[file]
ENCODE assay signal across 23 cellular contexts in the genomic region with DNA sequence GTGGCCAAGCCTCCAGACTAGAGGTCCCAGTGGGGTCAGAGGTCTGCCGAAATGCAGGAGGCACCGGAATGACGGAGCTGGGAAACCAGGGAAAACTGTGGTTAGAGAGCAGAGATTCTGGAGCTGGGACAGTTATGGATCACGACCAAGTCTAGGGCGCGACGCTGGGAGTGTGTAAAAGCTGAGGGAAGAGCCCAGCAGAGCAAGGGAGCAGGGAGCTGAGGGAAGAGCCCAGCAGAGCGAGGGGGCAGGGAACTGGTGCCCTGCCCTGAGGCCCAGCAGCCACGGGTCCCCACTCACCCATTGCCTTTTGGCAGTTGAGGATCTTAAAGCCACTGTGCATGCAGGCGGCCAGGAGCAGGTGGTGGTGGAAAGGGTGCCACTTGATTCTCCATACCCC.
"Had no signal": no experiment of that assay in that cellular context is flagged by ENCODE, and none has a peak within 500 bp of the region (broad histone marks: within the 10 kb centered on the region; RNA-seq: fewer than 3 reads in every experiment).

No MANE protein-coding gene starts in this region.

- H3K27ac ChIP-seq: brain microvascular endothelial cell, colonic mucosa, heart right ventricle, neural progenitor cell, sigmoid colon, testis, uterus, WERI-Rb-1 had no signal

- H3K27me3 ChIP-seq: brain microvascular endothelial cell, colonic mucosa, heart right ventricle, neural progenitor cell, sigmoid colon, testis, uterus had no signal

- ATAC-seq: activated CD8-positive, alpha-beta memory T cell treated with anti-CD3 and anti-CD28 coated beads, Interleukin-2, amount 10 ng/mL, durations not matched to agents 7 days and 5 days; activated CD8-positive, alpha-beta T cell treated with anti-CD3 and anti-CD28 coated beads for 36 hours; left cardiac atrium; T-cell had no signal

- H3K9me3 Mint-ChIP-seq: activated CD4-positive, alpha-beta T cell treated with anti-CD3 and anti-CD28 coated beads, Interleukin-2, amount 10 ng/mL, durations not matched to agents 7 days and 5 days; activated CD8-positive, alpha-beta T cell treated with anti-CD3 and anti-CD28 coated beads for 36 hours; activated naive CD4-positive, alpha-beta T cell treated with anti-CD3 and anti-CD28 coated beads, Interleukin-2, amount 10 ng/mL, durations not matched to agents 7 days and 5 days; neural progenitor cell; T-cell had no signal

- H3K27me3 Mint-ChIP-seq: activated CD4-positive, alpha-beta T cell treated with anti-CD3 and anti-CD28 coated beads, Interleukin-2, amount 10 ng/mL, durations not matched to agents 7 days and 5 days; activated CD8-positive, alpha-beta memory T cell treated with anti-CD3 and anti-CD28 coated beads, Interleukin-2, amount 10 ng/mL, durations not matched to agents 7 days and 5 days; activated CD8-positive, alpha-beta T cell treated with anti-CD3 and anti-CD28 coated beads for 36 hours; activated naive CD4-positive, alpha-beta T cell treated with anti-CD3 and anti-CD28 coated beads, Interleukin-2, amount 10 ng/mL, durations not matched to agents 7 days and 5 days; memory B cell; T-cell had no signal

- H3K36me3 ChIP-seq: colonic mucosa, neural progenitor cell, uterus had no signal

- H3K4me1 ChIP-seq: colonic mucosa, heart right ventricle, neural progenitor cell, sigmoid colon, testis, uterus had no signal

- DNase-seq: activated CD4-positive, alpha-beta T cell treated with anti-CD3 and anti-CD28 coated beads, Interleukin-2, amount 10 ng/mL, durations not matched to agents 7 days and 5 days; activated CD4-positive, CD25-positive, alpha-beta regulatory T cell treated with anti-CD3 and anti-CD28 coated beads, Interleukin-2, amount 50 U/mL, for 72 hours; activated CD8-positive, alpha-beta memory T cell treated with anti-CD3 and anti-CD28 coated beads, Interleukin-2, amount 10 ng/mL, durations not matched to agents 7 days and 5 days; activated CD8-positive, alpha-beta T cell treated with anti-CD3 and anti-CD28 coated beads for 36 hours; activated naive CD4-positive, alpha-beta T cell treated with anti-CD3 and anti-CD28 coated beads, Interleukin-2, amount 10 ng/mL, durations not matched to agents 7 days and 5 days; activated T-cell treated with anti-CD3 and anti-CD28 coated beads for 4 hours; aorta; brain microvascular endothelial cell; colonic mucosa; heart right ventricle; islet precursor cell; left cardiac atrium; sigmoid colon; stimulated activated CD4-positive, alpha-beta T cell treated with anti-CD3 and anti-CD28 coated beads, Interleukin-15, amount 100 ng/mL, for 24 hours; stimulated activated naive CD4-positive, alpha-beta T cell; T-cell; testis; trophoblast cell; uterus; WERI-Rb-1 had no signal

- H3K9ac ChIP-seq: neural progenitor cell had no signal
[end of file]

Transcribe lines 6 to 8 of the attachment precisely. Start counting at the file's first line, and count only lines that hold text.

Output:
- ATAC-seq: activated CD8-positive, alpha-beta memory T cell treated with anti-CD3 and anti-CD28 coated beads, Interleukin-2, amount 10 ng/mL, durations not matched to agents 7 days and 5 days; activated CD8-positive, alpha-beta T cell treated with anti-CD3 and anti-CD28 coated beads for 36 hours; left cardiac atrium; T-cell had no signal

- H3K9me3 Mint-ChIP-seq: activated CD4-positive, alpha-beta T cell treated with anti-CD3 and anti-CD28 coated beads, Interleukin-2, amount 10 ng/mL, durations not matched to agents 7 days and 5 days; activated CD8-positive, alpha-beta T cell treated with anti-CD3 and anti-CD28 coated beads for 36 hours; activated naive CD4-positive, alpha-beta T cell treated with anti-CD3 and anti-CD28 coated beads, Interleukin-2, amount 10 ng/mL, durations not matched to agents 7 days and 5 days; neural progenitor cell; T-cell had no signal

- H3K27me3 Mint-ChIP-seq: activated CD4-positive, alpha-beta T cell treated with anti-CD3 and anti-CD28 coated beads, Interleukin-2, amount 10 ng/mL, durations not matched to agents 7 days and 5 days; activated CD8-positive, alpha-beta memory T cell treated with anti-CD3 and anti-CD28 coated beads, Interleukin-2, amount 10 ng/mL, durations not matched to agents 7 days and 5 days; activated CD8-positive, alpha-beta T cell treated with anti-CD3 and anti-CD28 coated beads for 36 hours; activated naive CD4-positive, alpha-beta T cell treated with anti-CD3 and anti-CD28 coated beads, Interleukin-2, amount 10 ng/mL, durations not matched to agents 7 days and 5 days; memory B cell; T-cell had no signal